Who he was: A major character in Ron Rosenbaum's 1971 Esquire article that made phreaking famous. He used his beloved blue box to show the author how he would make connections and friendships with people whose phones he'd randomly call across the world.
Where he is now: Impossible to find. I've searched for him at length, but can't find any trace. Who knows if that was even his real name?
3. Mark Abene (aka "Phiber Optik")
Who he was: An 80s phreaking adept who spent countless hours studying the telecommunications network so he could break into early modem lines that required enormous phone toll charges. He became a famous member of a bunch of telephone hackers known as the Masters of Deception and made powerful enemies at AT&T. He was arrested in 1991, when computer security laws were still fuzzy, and became an early martyr in the hacker world during his legal tribulations.
Where he is now: He's gone to the dark side, or the light side, depending on how you look at it. After serving jail time, he became a network security consultant, making lots of money helping organizations protect themselves online. He says he has no regrets.
2. Brad Carter (aka "RedBoxChiliPepper")
Who he was: A leader of the "Phone Losers of America," a phreaking group founded in the 90s. The PLA's online zine became a mecca for latter-day phreaks interested in disruption and humor. His organization taught people how to enter secret codes on pay phones that made them release all their change, hack fast-food drive-throughs, and organize massive "phone mobs" to harass people.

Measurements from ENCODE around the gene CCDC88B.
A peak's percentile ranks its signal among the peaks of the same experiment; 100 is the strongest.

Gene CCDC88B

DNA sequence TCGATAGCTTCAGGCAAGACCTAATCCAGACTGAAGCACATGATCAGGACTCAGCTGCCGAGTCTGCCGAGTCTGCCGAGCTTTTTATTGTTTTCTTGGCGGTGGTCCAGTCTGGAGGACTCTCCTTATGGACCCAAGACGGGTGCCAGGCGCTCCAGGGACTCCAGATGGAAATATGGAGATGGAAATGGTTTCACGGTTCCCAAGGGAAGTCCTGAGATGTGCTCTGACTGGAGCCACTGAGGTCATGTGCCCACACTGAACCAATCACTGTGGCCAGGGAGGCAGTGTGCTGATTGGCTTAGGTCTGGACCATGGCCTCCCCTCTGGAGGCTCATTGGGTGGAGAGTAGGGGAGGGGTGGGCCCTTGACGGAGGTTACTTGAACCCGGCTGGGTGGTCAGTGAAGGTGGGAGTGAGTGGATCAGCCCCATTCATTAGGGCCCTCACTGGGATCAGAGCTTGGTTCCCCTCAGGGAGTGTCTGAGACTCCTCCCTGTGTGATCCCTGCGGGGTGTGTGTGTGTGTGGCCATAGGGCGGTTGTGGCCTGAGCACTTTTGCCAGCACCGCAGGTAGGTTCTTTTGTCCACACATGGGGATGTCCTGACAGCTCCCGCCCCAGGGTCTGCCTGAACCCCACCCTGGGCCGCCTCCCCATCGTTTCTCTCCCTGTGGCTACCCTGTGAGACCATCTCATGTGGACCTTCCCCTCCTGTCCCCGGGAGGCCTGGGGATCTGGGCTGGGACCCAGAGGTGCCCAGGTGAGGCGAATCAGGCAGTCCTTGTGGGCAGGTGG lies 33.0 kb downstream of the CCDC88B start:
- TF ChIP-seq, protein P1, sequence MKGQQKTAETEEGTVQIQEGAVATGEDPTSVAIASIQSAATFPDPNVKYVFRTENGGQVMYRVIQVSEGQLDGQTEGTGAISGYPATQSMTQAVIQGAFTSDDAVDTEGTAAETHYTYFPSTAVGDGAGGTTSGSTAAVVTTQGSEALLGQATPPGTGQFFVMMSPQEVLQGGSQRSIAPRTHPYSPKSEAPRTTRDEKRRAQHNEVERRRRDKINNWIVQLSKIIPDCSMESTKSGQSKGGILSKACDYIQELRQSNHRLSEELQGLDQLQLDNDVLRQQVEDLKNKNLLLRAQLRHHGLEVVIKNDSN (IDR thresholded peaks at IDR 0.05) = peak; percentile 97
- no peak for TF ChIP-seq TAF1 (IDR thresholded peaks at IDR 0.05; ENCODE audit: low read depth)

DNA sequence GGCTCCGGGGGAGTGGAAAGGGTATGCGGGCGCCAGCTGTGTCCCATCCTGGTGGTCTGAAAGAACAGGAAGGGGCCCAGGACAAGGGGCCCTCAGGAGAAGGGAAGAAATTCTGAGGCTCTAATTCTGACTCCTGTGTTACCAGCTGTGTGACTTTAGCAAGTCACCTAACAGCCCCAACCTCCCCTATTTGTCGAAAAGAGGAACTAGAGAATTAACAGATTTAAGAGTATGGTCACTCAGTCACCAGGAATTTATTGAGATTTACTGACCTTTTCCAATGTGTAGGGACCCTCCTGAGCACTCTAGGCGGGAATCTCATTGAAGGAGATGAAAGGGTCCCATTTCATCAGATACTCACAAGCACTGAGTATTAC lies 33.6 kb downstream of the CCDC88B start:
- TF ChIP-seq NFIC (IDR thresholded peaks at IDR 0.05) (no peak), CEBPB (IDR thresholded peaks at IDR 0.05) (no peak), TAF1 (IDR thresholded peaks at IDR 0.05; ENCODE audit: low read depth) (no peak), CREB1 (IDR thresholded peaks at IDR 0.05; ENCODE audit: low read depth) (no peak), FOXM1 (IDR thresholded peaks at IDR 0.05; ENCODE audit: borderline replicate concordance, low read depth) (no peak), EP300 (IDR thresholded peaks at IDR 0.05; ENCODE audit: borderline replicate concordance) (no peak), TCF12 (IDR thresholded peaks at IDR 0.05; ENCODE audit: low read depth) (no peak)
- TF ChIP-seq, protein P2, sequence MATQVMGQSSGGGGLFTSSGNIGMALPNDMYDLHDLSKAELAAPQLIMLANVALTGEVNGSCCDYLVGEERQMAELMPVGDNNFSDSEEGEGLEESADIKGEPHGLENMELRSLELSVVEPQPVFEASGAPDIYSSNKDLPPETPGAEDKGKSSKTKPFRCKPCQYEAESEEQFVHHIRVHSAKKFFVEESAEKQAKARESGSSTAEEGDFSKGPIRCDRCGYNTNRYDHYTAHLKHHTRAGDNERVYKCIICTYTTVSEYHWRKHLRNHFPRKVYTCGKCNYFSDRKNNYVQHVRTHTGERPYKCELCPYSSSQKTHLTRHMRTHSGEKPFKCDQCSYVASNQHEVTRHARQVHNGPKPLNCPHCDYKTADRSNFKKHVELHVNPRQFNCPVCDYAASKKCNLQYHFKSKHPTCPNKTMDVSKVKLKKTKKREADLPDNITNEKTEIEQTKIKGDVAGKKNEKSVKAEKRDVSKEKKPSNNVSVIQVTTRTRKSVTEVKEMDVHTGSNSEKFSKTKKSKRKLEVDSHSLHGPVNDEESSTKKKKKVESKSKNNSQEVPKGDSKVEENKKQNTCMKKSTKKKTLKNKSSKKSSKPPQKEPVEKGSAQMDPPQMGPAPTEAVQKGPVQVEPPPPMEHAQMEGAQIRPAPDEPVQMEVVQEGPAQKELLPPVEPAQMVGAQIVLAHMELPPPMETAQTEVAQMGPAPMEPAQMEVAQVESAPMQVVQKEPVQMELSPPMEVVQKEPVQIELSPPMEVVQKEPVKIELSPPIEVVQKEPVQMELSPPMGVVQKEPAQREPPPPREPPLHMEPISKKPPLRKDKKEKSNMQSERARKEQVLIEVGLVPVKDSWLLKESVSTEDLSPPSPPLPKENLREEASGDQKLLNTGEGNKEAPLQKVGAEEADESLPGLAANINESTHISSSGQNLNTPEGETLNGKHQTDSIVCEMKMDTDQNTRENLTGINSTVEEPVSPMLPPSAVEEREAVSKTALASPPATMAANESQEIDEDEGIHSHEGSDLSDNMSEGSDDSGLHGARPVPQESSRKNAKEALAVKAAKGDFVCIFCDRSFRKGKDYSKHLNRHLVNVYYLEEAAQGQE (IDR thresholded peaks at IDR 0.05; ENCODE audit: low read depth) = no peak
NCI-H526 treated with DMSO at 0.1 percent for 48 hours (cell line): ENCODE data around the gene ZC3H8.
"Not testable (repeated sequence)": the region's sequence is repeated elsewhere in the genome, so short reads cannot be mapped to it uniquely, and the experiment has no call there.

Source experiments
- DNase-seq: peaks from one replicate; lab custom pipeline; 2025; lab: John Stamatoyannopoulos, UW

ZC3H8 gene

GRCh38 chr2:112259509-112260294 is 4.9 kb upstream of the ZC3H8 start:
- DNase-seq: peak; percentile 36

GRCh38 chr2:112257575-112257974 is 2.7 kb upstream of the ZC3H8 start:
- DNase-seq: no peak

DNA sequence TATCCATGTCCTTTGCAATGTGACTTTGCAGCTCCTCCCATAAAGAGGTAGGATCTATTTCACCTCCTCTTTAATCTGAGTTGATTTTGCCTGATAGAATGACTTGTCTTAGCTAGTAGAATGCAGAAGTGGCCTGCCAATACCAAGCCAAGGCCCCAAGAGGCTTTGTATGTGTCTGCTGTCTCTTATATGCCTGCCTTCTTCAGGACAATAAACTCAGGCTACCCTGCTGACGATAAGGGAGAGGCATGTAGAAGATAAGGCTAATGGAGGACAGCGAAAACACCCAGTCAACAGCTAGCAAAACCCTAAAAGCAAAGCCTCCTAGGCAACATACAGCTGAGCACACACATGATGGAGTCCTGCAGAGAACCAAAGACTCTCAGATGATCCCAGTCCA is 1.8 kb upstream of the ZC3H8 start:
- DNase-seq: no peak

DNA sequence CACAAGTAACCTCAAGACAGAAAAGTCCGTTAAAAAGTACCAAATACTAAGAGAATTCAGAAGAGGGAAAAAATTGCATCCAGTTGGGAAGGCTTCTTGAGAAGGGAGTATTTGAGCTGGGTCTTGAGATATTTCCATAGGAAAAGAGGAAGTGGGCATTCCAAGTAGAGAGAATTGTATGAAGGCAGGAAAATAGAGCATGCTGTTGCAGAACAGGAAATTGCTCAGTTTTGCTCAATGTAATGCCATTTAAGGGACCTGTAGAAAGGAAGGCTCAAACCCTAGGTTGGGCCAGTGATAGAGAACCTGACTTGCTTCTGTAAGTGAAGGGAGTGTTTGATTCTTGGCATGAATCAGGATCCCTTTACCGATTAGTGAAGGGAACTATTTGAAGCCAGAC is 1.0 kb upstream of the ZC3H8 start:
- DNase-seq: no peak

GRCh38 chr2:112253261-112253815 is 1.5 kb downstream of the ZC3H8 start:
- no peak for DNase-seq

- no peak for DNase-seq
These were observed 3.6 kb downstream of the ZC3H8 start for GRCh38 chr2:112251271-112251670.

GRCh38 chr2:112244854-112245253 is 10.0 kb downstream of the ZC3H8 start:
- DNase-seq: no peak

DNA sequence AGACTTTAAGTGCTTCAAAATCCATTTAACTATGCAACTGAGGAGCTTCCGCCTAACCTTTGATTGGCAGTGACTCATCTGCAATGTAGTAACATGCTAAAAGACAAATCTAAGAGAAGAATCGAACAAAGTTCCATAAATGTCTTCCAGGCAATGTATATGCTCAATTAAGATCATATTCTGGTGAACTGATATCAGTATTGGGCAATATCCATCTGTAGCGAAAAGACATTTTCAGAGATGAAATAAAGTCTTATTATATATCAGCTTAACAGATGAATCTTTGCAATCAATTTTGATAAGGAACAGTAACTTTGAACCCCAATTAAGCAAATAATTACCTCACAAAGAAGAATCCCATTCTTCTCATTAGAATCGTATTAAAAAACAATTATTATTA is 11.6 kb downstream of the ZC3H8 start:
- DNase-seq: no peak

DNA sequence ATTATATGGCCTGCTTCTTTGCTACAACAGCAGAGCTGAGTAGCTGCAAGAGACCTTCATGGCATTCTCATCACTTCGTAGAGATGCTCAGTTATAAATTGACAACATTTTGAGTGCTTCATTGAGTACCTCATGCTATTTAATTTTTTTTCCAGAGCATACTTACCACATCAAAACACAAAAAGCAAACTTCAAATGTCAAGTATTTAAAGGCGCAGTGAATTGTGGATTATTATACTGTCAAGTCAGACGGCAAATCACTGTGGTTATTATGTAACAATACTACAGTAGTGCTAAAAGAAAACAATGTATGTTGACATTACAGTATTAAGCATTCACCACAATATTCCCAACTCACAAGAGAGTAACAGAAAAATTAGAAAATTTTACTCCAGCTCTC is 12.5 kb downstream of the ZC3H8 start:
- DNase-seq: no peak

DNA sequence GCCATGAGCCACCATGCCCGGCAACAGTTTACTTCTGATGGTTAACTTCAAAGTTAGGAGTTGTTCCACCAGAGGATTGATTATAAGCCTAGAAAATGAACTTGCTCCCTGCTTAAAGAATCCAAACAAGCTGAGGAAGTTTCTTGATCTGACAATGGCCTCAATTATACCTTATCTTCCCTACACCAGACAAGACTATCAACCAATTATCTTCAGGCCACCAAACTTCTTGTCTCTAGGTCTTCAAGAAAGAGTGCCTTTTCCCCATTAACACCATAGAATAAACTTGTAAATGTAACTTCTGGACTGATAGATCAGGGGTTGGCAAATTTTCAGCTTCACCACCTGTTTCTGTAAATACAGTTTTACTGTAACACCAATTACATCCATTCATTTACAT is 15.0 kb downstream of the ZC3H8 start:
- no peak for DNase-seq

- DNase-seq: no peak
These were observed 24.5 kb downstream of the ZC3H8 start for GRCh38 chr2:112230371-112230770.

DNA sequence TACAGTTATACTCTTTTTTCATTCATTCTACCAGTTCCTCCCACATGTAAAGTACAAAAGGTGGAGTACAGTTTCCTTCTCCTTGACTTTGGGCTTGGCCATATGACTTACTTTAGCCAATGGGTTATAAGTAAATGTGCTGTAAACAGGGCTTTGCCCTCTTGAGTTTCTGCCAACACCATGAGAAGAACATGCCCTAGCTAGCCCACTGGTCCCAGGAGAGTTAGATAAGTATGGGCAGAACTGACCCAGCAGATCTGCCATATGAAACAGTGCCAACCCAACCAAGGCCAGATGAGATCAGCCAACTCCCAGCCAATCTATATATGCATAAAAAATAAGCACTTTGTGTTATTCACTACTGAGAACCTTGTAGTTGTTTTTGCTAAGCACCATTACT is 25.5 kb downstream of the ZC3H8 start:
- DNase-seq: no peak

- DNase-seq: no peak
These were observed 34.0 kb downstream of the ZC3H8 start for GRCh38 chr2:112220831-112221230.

Where he is now: Still fighting the phreak fight. The PLA is still around and is the primary game in town if you want to hang out online with anyone else interested in messing with the phone world. He blogs, puts out a podcast, books, a YouTube channel, and a conference-call line for users to meet up on.
1. Kevin Mitnick (aka "Condor")
Who he was: Public Enemy #1 in the early days of hacking. As a kid in the early 80s, he met with fellow phreaks at a Hollywood pizza parlor, making elaborate prank calls. He was the rare phreak who took his work into the physical world, breaking into Pacific Bell's Los Angeles phone center — and using Captain Crunch's real name, John Draper, as a pseudonym on a guest sign-in sheet. He was arrested, but his real legal troubles came when he became famous for hacking into a bunch of early computer networks in the late 80s (including ARPANET), becoming a fugitive, and cloning cell phones to evade capture. After years of pursuit, he got nabbed, law enforcement officials told a judge he had the ability to "start a nuclear war by whistling into a pay phone," and he served years of hard time. His exploits made him famous as one of the quintessential computer criminals.